Even Wealthy Consumers Are Worried About Money. What Does It Mean To Your Marketing? - Forum.web.com
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Even Wealthy Consumers Are Worried About Money. What Does It Mean To Your Marketing?
Very Upset Woman Holding Her Many Credit Cards.

The recession is long gone—shouldn’t consumers be spending freely by now? Not so fast. In a recent Gallup poll, Americans at all income levels expressed anxiety about how much money they have to spend. And while lower-income Americans were more likely to feel financial anxiety, even affluent Americans had their own money worries, the survey found.

Overall, 45 percent of Americans in the survey say they feel “pretty good” about how much money they have to spend, but more than half (54 percent) do not. While lower-income Americans (incomes under $48,000) were less likely to feel good about their incomes (just 35 percent do), even among those making $90,000-$240,000 and those making more than $240,000, four in 10 say they do not feel good about the amount of money they have available to spend.

In fact, nearly three in 10 Americans making $90,000-$240,000 or more than $240,000 say they don’t have enough money right now to make a major purchase, such as a major appliance, major home repair or furniture.

The survey also asked if respondents felt better about their financial situation going forward. Just 37 percent of the low-income Americans say they feel optimistic about their finances, but even among the highest-income group (making more than $240,000) only 55 percent feel optimistic about their financial situation going forward.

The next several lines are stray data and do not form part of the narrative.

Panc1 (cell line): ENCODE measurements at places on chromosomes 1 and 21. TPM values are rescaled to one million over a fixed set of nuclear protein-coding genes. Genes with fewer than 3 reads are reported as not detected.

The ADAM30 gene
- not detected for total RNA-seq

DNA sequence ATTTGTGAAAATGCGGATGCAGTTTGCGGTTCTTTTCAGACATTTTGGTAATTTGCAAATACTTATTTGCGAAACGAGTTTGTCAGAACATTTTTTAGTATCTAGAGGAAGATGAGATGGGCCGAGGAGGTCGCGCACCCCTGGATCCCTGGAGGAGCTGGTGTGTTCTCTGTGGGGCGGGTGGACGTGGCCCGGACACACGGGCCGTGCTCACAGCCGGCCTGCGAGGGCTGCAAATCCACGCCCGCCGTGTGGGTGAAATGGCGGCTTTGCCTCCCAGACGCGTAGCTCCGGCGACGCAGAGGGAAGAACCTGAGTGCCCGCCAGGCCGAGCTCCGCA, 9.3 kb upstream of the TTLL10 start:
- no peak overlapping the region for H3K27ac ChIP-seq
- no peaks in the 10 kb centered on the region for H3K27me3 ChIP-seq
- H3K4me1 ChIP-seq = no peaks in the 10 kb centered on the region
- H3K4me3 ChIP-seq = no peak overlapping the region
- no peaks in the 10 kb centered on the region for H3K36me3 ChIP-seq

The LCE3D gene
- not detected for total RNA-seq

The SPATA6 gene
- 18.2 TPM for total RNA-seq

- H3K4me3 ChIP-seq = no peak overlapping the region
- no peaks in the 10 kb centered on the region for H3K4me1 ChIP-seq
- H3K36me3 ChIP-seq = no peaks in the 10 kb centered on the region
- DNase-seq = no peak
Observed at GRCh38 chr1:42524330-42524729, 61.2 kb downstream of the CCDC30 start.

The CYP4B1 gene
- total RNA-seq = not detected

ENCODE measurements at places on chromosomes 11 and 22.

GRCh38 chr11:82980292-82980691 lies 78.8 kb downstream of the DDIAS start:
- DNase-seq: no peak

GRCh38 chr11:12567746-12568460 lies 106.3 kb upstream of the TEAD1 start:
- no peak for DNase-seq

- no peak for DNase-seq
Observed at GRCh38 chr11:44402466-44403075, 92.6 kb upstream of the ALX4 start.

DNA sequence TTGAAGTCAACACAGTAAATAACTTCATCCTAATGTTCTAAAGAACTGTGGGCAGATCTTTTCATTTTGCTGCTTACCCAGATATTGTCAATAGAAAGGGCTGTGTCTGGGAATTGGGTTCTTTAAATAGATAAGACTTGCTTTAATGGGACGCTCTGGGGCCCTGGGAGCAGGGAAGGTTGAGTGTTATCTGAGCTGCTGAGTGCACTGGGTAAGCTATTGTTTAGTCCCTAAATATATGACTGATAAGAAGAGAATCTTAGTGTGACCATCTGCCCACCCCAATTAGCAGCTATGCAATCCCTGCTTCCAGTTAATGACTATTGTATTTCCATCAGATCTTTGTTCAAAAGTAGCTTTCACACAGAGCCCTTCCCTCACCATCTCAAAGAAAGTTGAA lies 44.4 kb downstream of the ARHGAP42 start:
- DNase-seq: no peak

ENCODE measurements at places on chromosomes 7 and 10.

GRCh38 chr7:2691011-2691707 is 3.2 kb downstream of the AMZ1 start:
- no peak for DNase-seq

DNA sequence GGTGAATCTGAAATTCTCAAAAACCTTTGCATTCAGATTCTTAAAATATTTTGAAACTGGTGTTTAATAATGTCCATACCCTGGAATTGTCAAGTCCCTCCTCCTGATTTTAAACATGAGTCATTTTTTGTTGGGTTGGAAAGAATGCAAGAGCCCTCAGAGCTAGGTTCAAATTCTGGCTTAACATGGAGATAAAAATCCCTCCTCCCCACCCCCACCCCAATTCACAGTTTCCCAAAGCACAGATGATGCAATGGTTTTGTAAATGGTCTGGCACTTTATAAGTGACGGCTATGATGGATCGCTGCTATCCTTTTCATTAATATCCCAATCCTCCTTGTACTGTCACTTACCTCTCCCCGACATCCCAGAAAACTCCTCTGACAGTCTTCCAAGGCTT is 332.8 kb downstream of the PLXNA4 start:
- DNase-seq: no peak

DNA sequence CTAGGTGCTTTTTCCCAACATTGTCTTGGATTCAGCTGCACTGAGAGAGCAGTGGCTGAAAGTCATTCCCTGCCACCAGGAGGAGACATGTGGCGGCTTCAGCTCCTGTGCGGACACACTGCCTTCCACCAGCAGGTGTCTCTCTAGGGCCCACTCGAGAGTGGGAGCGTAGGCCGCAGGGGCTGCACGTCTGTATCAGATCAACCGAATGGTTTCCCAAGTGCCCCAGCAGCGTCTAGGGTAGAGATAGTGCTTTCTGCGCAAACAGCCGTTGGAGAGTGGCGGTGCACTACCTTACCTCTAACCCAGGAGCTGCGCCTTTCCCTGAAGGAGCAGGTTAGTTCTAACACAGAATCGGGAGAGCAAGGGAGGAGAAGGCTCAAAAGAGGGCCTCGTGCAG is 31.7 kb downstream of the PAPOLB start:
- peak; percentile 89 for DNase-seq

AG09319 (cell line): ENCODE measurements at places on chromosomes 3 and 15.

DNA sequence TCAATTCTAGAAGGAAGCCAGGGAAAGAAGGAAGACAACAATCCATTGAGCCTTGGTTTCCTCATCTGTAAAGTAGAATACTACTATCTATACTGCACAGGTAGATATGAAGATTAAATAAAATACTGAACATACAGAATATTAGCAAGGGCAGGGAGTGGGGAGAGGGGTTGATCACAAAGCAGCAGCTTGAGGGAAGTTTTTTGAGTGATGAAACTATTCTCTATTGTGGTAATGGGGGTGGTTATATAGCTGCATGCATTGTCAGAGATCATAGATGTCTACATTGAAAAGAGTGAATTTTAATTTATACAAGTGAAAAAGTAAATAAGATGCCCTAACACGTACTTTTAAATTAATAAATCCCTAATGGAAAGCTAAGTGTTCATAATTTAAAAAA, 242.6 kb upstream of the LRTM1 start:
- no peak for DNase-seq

Clearly, even though the recession has been over for years, the lukewarm economic growth is having an effect on the mental state of even the wealthiest Americans. What does this mean for your marketing efforts?

  • Don’t assume upscale consumers have money to burn. Particularly if you’re selling big-ticket products or services, your marketing message should focus on value more than on status or luxury.
  • Keep in mind that “value” doesn’t necessarily mean “low-cost.” Value means getting a good deal for your money, such as a product that is high-quality and lasts a long time, or a service that maintains the value of the customer’s home or vehicle to prevent costly repairs later on.
  • Appeal to consumers’ desire for security by emphasizing your warrantees, guarantees or return policies so they feel confident they can get their money back if they aren’t satisfied.
  • Offer a variety of payment options and to meet consumers’ needs. For instance, consider creating product and service packages at various levels and prices, or offering a layaway plan to appeal to lower-income customers or those who don’t want to use credit cards.

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Rieva Lesonsky

Rieva Lesonsky

Rieva Lesonsky is CEO of GrowBiz Media, a media and custom content company focusing on small business and entrepreneurship. Email Rieva at rieva@smallbizdaily.com, follow her on Google+ and Twitter.com/Rieva, and visit her website, SmallBizDaily.com, to get the scoop on business trends and sign up for Rieva’s free TrendCast reports.
Rieva Lesonsky

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